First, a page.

Academic journal article The International Journal of African Historical Studies

Food, Culture and Survival in an African City

Academic journal article The International Journal of African Historical Studies

Food, Culture and Survival in an African City

Article excerpt

Food, Culture and Survival in an African City. By Karen Coen Flynn. New York: Palgrave Macmillan, 2005. Pp. xviii, 254; 32 illustrations. $22.95 paper.

In Food, Culture and Survival in an African City, Karen Coen Flynn engages the challenge of describing experiences of food deprivation and the strategies that people employ in securing food in Mwanza, Tanzania. In this excellent contribution to the literature, she addresses theoretical and methodological questions about understanding the city in contemporary Africa and brings into focus the social and political questions that come to bear on attempts to mitigate hunger in urban African settings.

Mwanza is a small city in northern Tanzania on the shores of Lake Victoria that acts as a regional trading and transport hub with a rapidly expanding population (approximately 277,000 in 1992). Through an ethnographic look at Mwanza, Flynn aims to contribute to an understanding of food issues "in a time other than one of crisis" (p. 7), and by taking Mwanza as representative of many provincial cities in Africa, to understand urban survival in African cities. Flynn aims to explore "the nature of certain food related exchanges and in turn to challenge assumptions about their place or lack thereof in food acquisition theory and in turn in policymaking" (p. 7).

Flynn's ethnography of Mwanza examines the way in which Amartya Sen's work frames charity as a "non-entitlement transfer." Flynn makes the case for the importance of private charitable exchanges to food entitlement in Mwanza in order that food consumption can be more accurately measured and the effectiveness of food policy-making improved.

Using a large number of qualitative interviews, Flynn considers the changing patterns of consumption over time in Mwanza and food preferences among particular groups of the city. She discusses the different ways in which African and Asian households organize labor and kinship with regards to food, and considers the role of gender and marriage within these patterns of household organization. In particular, she highlights the way in which household labor comes to take on a gendered character through processes of intrahousehold income distribution, decision making, and food provisioning. Flynn also addresses the role of urban farming in food acquisition strategies, and reflects on the particular ways that street children and adults are able to secure their survival.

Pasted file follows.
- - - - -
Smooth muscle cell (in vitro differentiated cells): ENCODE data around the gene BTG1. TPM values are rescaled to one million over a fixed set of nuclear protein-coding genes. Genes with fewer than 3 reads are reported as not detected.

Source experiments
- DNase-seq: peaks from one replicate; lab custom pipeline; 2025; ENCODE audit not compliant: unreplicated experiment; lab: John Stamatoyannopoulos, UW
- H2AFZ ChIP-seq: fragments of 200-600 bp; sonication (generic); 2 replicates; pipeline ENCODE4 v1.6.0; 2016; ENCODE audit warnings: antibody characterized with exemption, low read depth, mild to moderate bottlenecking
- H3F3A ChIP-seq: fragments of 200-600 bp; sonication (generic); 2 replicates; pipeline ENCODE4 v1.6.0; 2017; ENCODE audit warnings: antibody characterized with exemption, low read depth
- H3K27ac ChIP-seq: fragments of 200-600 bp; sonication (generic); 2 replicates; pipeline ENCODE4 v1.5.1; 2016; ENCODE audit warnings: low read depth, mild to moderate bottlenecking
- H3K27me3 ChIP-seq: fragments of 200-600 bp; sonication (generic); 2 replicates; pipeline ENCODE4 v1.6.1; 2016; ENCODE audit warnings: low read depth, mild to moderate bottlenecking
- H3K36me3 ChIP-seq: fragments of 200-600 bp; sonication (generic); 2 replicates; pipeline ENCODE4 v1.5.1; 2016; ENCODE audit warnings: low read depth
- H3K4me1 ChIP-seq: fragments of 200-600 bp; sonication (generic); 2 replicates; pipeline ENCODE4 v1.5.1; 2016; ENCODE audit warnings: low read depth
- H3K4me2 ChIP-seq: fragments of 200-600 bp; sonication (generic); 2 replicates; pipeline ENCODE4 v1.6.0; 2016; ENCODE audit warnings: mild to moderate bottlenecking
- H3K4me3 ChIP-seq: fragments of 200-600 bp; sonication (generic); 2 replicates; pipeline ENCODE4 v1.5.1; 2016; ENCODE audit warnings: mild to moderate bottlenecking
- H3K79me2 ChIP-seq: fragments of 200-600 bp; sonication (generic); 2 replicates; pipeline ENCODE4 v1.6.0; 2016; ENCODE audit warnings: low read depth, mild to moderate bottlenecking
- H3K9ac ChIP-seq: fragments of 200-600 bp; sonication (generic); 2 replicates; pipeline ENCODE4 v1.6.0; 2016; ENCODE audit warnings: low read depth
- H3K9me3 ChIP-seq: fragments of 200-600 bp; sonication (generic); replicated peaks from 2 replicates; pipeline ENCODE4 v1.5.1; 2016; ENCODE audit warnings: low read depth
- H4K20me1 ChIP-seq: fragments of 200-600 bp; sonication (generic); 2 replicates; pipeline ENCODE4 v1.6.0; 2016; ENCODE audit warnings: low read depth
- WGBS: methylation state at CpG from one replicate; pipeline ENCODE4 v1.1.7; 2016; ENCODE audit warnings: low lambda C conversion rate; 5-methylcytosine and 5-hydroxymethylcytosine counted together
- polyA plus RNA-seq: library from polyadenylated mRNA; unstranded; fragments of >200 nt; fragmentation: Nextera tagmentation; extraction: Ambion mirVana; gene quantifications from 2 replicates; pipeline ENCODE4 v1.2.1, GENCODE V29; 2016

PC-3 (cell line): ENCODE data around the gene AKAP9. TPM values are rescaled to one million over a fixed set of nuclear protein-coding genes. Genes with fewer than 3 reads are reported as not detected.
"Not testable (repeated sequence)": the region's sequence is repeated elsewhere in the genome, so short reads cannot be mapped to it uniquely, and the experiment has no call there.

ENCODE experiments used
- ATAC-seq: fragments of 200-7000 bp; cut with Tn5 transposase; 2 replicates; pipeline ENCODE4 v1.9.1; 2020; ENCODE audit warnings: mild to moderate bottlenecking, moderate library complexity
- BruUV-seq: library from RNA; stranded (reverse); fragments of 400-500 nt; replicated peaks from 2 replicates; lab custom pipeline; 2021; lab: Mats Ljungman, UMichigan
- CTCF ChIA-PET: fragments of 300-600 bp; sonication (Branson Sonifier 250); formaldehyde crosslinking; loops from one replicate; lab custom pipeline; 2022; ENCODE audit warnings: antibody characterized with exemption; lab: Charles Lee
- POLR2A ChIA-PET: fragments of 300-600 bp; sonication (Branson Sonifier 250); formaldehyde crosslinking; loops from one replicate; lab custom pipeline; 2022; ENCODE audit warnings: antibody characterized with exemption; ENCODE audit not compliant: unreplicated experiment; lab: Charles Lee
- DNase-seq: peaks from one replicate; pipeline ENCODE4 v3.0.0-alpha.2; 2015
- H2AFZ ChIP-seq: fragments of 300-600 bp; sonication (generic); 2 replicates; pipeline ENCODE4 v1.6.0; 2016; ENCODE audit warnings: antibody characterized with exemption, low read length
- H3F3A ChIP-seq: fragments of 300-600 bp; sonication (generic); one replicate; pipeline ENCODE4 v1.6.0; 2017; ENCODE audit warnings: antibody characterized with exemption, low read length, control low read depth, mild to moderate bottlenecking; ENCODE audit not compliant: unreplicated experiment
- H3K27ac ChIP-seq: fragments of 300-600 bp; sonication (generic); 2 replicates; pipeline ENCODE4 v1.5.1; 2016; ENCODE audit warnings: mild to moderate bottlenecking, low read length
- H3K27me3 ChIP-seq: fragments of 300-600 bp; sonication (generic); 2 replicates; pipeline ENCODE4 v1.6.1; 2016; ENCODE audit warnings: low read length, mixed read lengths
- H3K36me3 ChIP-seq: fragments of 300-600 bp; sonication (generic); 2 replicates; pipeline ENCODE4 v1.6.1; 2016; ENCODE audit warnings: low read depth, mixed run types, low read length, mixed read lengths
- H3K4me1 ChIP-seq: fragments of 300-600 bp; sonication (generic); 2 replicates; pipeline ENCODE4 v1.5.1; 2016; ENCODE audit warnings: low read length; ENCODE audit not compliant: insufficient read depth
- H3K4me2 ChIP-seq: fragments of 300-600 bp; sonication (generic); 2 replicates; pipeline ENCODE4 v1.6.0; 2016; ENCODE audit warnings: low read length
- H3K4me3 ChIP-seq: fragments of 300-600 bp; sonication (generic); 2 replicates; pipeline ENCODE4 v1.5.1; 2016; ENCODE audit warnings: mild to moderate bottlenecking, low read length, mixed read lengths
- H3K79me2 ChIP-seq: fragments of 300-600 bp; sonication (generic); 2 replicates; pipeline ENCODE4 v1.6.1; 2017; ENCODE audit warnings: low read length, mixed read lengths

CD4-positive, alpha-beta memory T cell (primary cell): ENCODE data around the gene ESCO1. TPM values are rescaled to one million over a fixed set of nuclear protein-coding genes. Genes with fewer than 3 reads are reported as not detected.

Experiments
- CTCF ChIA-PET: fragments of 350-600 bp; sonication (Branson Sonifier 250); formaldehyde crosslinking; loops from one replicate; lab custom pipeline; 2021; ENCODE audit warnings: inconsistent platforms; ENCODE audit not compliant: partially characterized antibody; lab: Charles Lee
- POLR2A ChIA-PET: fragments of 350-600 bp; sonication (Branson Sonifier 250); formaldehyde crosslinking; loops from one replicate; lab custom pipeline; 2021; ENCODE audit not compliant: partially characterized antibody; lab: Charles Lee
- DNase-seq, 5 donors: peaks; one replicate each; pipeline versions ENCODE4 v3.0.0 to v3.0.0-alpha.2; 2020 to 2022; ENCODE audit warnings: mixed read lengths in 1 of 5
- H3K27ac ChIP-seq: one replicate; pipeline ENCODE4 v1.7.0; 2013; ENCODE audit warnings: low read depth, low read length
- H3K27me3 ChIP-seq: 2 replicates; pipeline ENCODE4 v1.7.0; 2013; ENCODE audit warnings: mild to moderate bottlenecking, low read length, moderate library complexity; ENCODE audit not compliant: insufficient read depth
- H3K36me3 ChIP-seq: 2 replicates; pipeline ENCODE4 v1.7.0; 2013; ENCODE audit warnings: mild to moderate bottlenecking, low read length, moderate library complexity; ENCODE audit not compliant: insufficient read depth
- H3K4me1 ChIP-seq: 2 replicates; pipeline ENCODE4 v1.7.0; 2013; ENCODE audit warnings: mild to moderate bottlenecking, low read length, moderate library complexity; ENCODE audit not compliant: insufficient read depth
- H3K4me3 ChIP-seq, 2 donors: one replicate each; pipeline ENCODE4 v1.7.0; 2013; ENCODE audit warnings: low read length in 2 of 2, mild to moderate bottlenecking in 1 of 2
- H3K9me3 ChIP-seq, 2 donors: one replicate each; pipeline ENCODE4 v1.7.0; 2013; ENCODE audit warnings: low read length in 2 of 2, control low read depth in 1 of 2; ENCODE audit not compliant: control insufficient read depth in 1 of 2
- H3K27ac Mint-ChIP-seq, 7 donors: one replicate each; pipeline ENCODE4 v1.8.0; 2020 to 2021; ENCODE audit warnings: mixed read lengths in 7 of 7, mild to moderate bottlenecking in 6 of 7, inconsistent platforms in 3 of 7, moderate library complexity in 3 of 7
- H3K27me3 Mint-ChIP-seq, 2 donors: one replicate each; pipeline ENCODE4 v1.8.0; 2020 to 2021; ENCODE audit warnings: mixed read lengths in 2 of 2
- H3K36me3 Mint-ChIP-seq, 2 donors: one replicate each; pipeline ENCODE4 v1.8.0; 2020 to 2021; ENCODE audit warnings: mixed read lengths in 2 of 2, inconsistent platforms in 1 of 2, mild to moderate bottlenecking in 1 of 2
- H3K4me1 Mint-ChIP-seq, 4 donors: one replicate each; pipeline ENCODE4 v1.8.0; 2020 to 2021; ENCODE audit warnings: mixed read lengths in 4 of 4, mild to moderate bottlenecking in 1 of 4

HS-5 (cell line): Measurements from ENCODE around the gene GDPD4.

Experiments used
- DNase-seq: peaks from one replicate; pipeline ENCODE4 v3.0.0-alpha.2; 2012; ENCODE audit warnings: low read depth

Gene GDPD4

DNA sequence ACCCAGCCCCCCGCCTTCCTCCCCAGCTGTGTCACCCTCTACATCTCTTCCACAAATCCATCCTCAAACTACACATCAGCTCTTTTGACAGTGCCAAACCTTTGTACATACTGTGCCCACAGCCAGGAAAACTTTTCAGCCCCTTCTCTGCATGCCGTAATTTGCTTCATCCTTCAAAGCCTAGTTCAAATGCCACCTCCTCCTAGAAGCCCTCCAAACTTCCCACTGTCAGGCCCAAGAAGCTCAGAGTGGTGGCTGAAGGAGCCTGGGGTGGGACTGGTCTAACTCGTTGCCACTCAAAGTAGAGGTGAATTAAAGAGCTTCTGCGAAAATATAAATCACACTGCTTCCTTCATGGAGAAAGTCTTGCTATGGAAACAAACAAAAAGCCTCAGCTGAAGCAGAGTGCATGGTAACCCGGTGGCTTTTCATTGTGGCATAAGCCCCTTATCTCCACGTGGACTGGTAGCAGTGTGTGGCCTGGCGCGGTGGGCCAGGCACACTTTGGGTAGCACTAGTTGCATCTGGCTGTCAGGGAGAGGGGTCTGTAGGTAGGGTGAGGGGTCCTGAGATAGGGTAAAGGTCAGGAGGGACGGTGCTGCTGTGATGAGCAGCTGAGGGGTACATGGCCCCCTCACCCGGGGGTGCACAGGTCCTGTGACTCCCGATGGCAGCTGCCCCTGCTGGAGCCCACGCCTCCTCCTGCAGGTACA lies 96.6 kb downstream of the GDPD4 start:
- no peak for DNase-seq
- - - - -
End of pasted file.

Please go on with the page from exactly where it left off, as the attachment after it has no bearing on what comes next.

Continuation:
One of the strengths of Flynn's approach is a typology of survival strategies employed by various individuals and groups in the city. By defining "pooling, straddling, juggling and balancing on one foot," she describes the strategies that people deploy in response to a range of political, economic, and social factors. This somewhat prefigures later work on the dynamics and determinants of chronic poverty that also tries to shift overly reductive analyses of poverty that do not account well for material and non-material "publicly meaningful forms" (p. 27). Flynn does well to identify in this regard the importance of moral economies in shaping food entitlements.

Central to Flynn's argument is the notion of a "moral economy" that acts as a "potent force shaping people's food entitlement in Mwanza." Such a moral economy is based on "socially shared and socially enforced moral rules regarding food" that shape and are shaped by "forces such as the meanings assigned to staple foods, their production and supplies, people's access to these supplies, and food-related divisions of labour" (p. 21). By bringing an anthropological account to bear on Sen's notions of commodity, ownership, and legitimacy, Flynn aims to challenge Sen's apparent oversight in not including charity within the framework of entitlement transfers. In following Mauss's notion of the gift as a "total social fact," she argues that alms givers receive prestige and opportunities for religious salvation in exchange for the food, money, or clothing they give to the poor (p. …

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